No question in cognitive science is more challenging, or more fascinating, than the nature of consciousness. Until recently, the study of consciousness was usually considered a matter for philosophy rather than science, but there has been an explosion in the past decade of theories and experiments concerning how consciousness works. This talk will examine the nature of human consciousness from the interdisciplinary perspective of cognitive science. It will cover topics from the philosophy of mind, cognitive linguistics, neuroscience, psychology, and whether it may ever be possible for computers to be conscious, a topic studied in artificial intelligence.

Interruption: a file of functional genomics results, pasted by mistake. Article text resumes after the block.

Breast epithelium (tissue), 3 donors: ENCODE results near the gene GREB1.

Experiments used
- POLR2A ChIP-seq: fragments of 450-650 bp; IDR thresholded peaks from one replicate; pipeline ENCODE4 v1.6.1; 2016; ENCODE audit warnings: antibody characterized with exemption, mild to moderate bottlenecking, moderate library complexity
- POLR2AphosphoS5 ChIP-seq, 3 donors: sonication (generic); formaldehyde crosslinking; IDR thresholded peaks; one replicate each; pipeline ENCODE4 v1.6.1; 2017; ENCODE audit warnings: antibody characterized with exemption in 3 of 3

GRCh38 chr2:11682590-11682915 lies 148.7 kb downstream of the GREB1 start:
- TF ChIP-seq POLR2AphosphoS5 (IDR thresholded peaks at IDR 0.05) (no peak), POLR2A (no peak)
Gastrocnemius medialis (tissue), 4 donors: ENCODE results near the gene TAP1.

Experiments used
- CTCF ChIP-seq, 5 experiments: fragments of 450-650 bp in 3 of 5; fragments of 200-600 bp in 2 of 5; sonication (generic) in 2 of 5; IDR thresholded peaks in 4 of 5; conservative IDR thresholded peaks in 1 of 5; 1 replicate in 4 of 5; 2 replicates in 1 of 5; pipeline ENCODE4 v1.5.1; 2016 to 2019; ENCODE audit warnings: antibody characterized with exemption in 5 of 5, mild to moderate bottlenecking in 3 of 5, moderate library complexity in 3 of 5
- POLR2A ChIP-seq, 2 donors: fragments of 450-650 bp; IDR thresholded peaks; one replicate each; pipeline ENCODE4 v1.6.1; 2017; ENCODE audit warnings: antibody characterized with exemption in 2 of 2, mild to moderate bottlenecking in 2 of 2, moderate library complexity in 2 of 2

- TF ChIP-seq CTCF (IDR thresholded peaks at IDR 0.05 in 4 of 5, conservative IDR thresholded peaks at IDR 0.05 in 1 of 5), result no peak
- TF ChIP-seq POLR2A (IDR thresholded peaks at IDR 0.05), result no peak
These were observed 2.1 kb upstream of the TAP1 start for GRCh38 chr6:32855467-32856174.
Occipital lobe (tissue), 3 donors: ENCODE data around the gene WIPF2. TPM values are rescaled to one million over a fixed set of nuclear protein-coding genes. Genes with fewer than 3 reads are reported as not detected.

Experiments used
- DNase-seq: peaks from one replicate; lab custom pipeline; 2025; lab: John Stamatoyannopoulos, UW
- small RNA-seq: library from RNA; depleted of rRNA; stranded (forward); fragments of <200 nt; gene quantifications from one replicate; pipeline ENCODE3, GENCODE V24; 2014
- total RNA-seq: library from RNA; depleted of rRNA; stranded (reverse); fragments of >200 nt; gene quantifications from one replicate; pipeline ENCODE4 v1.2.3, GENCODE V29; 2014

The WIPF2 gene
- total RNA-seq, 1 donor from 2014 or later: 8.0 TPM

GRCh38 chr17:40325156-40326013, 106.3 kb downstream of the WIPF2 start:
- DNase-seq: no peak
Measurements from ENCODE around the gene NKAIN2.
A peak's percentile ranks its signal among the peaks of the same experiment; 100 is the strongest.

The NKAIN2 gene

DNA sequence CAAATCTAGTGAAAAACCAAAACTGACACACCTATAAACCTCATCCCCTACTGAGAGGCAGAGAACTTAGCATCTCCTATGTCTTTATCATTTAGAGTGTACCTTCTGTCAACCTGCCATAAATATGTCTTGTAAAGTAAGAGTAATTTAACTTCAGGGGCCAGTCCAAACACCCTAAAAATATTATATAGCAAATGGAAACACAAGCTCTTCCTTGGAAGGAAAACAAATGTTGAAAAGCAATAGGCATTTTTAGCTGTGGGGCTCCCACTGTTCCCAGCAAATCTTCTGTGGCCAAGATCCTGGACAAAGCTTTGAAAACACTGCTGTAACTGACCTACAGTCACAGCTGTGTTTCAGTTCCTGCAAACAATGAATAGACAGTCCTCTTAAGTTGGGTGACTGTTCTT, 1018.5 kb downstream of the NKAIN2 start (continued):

Paul Li is teaching professor in cognitive science at the University of California, Berkeley and also teaches at Stanford University. Paul earned his BA in cognitive neuroscience at UC Berkeley and completed his graduate studies in neuroscience at Columbia University, New York. He has written for Scientific American Mind, Psychology Today, and was employee number 2 at Lumosity, where he was the company's first founding research scientist from 2007-09. He was recently an episode consultant for National Geographic Channel's Emmy-nominated series, Brain Games and academic researcher at the Berkeley Innovation Index. He has been invited to teach at several universities, including Seoul National University and The Indian Institutes of Technology.